The LEED rating system works by requiring a minimum level of performance through prerequisites organized under eight different categories. Once you are able to meet the minimum performance requirements in each category, any improvements above and beyond are rewarded through a points system. The eight categories are:


The Third Most Common Mistake Made Designing Geothermal Heat Pump Systems

This is the last part in a three part serious about the three most common errors that geothermal designers make when designing ground source heat pumps system. If you’ve been following, the main concern for a very simple reason, the geothermal industry is small but quickly growing so it’ll be best to minimize any black eyes from poor system design.

In my last two posts, I’ve outlined the first two big mistake made by designers.

Underestimating the importance of accurate peak heating and cooling load calculations
Not Giving Proper Consideration to Alternatives posted on Heating Help.com

The third mistake is simple, don’t overcomplicate the design.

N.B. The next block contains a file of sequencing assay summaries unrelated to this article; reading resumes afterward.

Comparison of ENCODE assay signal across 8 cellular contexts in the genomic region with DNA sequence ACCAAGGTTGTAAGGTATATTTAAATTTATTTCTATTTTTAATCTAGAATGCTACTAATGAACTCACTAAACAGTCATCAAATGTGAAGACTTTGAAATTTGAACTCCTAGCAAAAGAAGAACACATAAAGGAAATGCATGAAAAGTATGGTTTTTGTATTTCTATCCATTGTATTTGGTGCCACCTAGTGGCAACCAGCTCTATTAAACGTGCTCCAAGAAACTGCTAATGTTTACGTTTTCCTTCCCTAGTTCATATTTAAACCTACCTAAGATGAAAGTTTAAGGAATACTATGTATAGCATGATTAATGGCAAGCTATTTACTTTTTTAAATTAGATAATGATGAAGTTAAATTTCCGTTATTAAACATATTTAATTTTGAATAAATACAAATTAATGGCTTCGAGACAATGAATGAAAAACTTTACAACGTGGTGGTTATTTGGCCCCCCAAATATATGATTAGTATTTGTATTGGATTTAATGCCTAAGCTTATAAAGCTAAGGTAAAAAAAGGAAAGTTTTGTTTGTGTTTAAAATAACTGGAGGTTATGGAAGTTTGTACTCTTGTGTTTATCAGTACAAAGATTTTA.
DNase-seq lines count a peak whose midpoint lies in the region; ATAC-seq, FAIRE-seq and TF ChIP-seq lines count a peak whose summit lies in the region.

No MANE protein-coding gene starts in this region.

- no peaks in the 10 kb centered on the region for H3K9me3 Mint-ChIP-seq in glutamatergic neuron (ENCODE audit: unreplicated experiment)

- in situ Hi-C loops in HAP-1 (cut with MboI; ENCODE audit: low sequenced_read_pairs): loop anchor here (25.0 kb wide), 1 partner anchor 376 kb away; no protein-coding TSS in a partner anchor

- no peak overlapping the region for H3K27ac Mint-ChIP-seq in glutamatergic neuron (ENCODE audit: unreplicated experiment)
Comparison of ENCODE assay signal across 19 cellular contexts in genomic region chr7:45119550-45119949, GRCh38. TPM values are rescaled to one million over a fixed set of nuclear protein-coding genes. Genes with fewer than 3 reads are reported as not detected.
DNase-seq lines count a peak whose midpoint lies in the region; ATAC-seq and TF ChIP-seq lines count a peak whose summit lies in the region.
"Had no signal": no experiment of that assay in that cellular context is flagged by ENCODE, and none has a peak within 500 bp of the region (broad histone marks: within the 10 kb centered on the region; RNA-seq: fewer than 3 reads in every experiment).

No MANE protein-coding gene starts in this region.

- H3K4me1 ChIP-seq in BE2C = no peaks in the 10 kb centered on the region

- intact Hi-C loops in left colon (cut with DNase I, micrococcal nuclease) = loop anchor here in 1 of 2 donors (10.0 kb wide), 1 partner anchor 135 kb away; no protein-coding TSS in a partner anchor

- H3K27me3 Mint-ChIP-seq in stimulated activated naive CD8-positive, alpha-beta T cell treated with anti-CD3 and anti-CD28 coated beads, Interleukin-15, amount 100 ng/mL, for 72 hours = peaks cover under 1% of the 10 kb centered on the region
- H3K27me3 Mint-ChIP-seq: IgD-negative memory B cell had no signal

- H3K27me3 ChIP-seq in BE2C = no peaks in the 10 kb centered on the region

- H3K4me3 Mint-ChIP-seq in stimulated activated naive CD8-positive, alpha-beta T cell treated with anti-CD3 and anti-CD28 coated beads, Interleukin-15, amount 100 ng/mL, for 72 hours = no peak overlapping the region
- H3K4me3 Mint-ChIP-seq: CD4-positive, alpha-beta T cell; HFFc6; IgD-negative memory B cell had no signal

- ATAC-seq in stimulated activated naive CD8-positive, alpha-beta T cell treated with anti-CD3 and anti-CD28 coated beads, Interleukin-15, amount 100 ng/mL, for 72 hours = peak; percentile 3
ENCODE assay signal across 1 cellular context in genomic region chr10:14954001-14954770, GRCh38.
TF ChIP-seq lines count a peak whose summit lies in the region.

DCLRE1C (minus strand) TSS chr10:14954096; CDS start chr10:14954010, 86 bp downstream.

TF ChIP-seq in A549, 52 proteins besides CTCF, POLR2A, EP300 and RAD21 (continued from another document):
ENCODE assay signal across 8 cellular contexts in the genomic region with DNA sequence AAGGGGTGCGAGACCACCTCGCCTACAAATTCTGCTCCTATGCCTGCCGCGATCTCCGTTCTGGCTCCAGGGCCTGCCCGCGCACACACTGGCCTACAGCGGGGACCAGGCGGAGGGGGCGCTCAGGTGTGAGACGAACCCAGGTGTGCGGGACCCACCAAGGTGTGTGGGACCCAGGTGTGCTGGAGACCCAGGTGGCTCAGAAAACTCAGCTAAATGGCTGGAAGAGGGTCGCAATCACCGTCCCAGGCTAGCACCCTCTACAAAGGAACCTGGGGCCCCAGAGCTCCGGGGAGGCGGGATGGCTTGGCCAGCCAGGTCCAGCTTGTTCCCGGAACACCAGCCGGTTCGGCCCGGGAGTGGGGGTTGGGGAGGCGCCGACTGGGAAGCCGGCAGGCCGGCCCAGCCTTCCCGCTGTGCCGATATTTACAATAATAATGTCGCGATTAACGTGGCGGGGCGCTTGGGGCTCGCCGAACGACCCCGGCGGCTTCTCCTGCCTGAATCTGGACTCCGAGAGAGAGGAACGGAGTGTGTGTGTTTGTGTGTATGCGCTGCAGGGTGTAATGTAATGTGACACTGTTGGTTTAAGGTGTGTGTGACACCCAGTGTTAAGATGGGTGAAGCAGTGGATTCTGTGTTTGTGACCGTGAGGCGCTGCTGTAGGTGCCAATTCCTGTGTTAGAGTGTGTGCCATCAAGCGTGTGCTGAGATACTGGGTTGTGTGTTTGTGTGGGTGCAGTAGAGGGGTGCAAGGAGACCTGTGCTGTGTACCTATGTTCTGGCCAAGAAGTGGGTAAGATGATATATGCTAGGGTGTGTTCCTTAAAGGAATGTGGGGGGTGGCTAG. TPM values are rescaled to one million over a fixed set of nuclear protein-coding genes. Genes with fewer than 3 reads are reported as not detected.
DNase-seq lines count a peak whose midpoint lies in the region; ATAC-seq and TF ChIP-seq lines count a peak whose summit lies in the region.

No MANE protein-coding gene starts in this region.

April 11th, 2011|Categories: Building Science, Heat Pumps|Tags: , , , , |

Three Most Common Mistakes Made by Geothermal Designers

If you’re new to the geothermal heat pump industry, read the Geothermal 101 Reading list. It has free tools and articles on geothermal design and installation, and sales and marketing best practices.
Working in the ground source heat pump (GSHP) industry, especially in a small company where you are asked to take on the role of salesman and designer, you will find yourself answering the same questions with each new customer.  Get used to it.  If you work in the industry long enough, you will be asked every question under the sun.  How will this system heat my home when the soil temperatures are only 50 degrees?  What if I want to keep it warmer in my house?  Do I need to buy an air conditioner too?  How does a heat pump work?  The list goes on and on.

The truth is, the average homeowner doesn’t understand how their central air conditioner works (or the refrigerator in their kitchen for that matter).  They just know it works.  When you mention the term “geothermal heat pump” or “ground source heat pump” to your prospective customer, all of a sudden you find yourself in uncharted territory.  Then the questions begin.


April 6th, 2011|Categories: Building Science|Tags: , , , |